Does coffee contain antioxidants?
Despite the variety of food products offered in supermarkets around the world, one beverage remains popular — coffee. Although coffee lovers may not think about its many benefits when they reach for their morning cup, coffee contains antioxidants that have several health benefits. In this article, we look at how coffee antioxidants keep you healthy and which coffee types contain the highest amounts.
Fruits and vegetables are widely considered good antioxidant sources, but research suggests that coffee is one of the richest sources of antioxidants in the U.S. American diet. Coffee isn’t only rich in caffeine, which is one type of antioxidant. It’s also an excellent source of a host of other antioxidants, including:
- Cafestol. This substance controls bile acid in the intestines and limits brain inflammation. It's found in both Robusta and Arabica coffee beans, though it’s more abundant in the Robusta variety.
- Trigonelline. This is one of the compounds responsible for coffee’s aroma and bitter taste. It also has antibacterial properties.
- Chlorogenic acid. Available abundantly in both green and roasted coffee, this compound has antioxidant, anti-inflammatory, and antibacterial properties.
- Melanoidins. This is the primary compound responsible for coffee’s distinct aroma. It also has anti-inflammatory and antibacterial functions.
- Quinine. Quinine is another compound with antioxidant properties that contributes to coffee's bitter taste.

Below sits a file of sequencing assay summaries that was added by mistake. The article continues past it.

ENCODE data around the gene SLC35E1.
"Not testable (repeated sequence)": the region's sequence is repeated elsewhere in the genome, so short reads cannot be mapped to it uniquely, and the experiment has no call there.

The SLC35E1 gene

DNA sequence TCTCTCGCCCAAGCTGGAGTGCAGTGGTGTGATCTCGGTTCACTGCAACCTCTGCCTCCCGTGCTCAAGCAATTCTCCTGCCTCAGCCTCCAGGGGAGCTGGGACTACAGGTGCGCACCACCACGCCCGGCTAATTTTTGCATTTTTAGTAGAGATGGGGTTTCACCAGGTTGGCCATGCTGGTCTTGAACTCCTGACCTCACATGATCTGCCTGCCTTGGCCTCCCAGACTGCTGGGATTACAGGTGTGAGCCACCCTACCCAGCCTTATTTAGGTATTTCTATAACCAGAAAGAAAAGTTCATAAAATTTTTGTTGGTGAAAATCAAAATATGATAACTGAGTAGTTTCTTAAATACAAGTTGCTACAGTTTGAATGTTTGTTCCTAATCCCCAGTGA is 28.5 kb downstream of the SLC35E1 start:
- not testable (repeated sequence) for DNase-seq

- Hydroxycinnamic acids. This group of compounds exhibits high antioxidant activity by neutralizing free radicals in the body.
Health benefits of antioxidants
While various groups of compounds found in coffee beans — chlorogenic acid, caffeic acid, melanoidins, and polyphenols — exhibit antioxidant properties, the method of coffee intake also plays a vital role. This is because some compounds display antioxidant properties only when you drink coffee without roasting or lightly roasting the beans, whereas others are found in abundance in medium and dark roasts.
May prevent cognitive decline
Medical experts believe low dopamine levels are a primary cause of Parkinson’s disease, and research suggests that drinking coffee lowers the risk of this condition. A 2010 study found that the risk of Parkinson’s disease was reduced by 24% for every 300-milligram increase in caffeine intake.
Another 2008 study involving 6,710 participants over 22 years found that those who drank at least 10 cups of coffee daily were at a lower risk of Parkinson’s disease than nondrinkers. A separate 2001 study indicated that men who drank at least six cups of coffee daily had a 58% lower risk of Parkinson’s disease than nondrinkers, and women who drank one to three cups daily faced the lowest risk.
In a 2010 study, drinking three to five cups of coffee daily was also linked to a considerably lower risk of Alzheimer’s disease later in life.
Could help prevent cancer
Studies have revealed the potent effect of caffeine on cancer cells throughout their life cycles, and polyphenols in coffee can also prevent cancer cell growth. Coffee stimulates bile acid production and aids colon digestion, which lowers the harmful effects of carcinogenic compounds on colon tissues, thus protecting them.
Which type of coffee has the most antioxidants?